Notice the different parts of the mania or #3 supernova stage. Learn them inside and out. And note that media attention means social media, too. That’s when social pumps are often at their highest. Some promoters tweet 75–100 times per day about a stock.

Trade Review: Monster OTC Swing by Jack Kellogg

As you study the framework, review trades by Trading Challenge mentors and top traders. Check out this monster swing trade by Jack Kellogg. It’s a perfect example of playing the #1 of the 7-step pennystocking framework.

Jack nailed it…

American Premium Water Corporation (OTCPK: HIPH)

Again, Jack had a thesis about the marijuana sector (check out some of the details in this TWIST podcast episode). American Premium Water has a range of CBD-infused drinks. It was a bit speculative, but he was meticulous. He made a plan and followed it.

Jack entered the trade on January 11, taking a roughly $14,835 position. Check out the chart below. I’ve circled Jack’s entry and average sell price. (I’m not sure if he scaled out.) I also added the pennystocking framework steps.

HIPH penny stock chart
HIPH chart: 3-month, 7-step pennystocking framework — Courtesy of StocksToTrade.com

As you can see, Jack was in this stock in the ‘smart money’ phase. He sold into strength — in the greed phase. Jack took an 893% win on this trade. That’s crazy!

Notice the first #3 on the chart. The reason that’s a #3 is because the stock spiked 382% that day. Then it spiked another 70% the next morning before slowly fading. For a few days, it traded a relatively wide range for a low-priced stock. But the effect was consolidation. Then it went full supernova again.

Learn From Jack’s Dedication

This was a masterful swing trade and a great example of Jack’s dedication to the 7-step framework. He’s studied the framework incessantly. While I prefer to play #3 to #5, Jack has learned to look for plays on all the steps. That’s impressive and I think at least partially explains Jack’s amazing success in the last year.

See Jack’s $132,039 win here.

I recently interviewed Jack about his success. He talked about the 7-step pennystocking framework and its importance to his trading. It’s a must-watch series — be sure to watch all four parts. Start with…

Confessions of a Valet Turned Millionaire Day Trader Part 1 of 4.

Learn the Nuances of the Pennystocking Framework

This post only scratches the surface of my pennystocking framework. It’s enough to begin to recognize the overall pattern. To really learn the framework, you need to study. Here are a few options…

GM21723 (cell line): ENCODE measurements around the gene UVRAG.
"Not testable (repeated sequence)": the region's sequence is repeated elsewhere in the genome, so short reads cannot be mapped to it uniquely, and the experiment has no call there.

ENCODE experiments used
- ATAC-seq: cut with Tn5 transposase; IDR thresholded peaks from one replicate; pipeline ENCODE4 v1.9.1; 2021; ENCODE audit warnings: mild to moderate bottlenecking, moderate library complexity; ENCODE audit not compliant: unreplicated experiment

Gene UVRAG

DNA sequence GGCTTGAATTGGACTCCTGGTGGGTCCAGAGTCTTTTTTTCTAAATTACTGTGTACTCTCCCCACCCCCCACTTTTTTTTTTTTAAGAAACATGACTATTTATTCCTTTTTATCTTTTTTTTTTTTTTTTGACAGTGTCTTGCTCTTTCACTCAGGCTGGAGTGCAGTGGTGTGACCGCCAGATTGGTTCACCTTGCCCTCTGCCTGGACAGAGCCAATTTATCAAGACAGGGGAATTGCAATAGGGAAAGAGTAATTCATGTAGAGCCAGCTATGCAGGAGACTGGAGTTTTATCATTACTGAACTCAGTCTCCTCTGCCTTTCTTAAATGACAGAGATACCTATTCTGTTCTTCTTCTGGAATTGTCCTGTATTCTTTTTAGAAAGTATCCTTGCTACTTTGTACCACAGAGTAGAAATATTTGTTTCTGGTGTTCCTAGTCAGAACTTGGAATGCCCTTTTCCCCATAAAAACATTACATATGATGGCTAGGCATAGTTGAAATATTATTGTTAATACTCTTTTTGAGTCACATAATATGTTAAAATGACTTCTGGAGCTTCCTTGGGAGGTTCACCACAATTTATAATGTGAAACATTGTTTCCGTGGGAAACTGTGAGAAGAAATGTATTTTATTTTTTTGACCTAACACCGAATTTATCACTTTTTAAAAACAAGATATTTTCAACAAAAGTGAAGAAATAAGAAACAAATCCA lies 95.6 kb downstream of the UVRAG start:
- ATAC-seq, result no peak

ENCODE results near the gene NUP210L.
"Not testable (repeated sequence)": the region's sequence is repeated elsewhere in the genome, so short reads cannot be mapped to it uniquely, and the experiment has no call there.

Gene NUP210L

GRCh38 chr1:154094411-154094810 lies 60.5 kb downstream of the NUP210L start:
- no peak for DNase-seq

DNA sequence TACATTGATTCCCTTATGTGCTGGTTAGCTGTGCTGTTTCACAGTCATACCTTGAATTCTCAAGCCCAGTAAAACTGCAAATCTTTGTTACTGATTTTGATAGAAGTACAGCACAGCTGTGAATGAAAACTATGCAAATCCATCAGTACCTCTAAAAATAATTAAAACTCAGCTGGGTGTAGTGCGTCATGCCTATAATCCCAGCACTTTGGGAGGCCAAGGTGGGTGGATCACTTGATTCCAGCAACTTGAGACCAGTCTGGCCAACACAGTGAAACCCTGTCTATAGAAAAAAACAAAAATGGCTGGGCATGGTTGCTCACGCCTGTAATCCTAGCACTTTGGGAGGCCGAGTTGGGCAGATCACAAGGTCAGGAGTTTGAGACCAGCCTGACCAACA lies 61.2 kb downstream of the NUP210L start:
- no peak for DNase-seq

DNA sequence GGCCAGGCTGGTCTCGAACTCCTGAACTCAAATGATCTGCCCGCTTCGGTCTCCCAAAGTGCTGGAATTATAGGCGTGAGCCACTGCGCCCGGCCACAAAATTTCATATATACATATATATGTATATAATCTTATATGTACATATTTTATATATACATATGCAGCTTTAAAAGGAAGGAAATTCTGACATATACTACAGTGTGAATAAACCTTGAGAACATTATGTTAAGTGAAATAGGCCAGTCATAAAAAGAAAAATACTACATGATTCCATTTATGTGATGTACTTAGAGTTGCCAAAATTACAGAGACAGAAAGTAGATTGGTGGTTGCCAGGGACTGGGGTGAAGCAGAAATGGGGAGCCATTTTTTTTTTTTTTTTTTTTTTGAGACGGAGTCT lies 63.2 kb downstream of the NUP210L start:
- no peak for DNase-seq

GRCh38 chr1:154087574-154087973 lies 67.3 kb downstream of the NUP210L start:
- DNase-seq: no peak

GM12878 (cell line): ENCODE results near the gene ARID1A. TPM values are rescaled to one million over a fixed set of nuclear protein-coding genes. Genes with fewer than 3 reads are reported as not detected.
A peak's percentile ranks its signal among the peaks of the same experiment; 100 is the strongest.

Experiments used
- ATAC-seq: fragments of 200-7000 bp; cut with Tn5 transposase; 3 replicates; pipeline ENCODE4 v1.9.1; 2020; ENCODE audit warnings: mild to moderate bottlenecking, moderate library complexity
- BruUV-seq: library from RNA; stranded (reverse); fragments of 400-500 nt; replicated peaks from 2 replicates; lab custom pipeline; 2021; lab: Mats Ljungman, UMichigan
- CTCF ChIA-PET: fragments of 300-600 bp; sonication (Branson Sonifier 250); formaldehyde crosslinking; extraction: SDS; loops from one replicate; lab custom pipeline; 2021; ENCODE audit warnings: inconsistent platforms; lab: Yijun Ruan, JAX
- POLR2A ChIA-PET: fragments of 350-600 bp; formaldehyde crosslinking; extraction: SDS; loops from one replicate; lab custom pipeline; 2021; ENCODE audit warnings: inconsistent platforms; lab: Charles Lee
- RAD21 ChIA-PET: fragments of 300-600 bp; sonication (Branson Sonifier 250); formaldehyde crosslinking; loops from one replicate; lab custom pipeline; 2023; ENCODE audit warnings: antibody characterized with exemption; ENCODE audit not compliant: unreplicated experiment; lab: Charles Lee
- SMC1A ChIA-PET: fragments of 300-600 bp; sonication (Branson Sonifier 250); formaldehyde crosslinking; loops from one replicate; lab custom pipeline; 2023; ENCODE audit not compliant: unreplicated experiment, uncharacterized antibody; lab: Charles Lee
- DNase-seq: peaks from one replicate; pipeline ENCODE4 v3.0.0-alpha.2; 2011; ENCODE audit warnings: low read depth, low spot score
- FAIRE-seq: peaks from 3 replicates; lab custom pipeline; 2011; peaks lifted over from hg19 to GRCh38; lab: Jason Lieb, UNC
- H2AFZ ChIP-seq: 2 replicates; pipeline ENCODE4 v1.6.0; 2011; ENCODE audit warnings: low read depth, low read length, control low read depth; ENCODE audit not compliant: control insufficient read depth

30-Day Bootcamp

Day 13 of the 30 Day Bootcamp is an overview of the 7-step pennystocking framework. Days 14–19 break it down to the patterns within the pattern. If you’re just getting started, the 30-Day Bootcamp is a must-have resource.

“Pennystocking Framework”

This guide explains the 7-step framework in detail. Note: “Pennystocking Framework is a bonus when you get the 30-Day Bootcamp.

“Pennystocking Framework Part Deux”

This guide provides a history of the 7-step pennystocking framework and updates it. Pennystocking Framework Part Deux also has examples of live trades using the 7-step framework.

What do you think of the 7-step penny stock trading framework? Comment below — I love to hear from YOU!

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Timothy Sykes

Tim Sykes is a penny stock trader and teacher who became a self-made millionaire by the age of 22 by trading $12,415 of bar mitzvah money. After becoming disenchanted with the hedge fund world, he established the Tim Sykes Trading Challenge to teach aspiring traders how to follow his trading strategies. He’s been featured in a variety of media outlets including CNN, Larry King, Steve Harvey, Forbes, Men’s Journal, and more. He’s also an active philanthropist and environmental activist, a co-founder of Karmagawa, and has donated millions of dollars to charity. Read More

* Results are not typical and will vary from person to person. Making money trading stocks takes time, dedication, and hard work. There are inherent risks involved with investing in the stock market, including the loss of your investment. Past performance in the market is not indicative of future results. Any investment is at your own risk. See Terms of Service here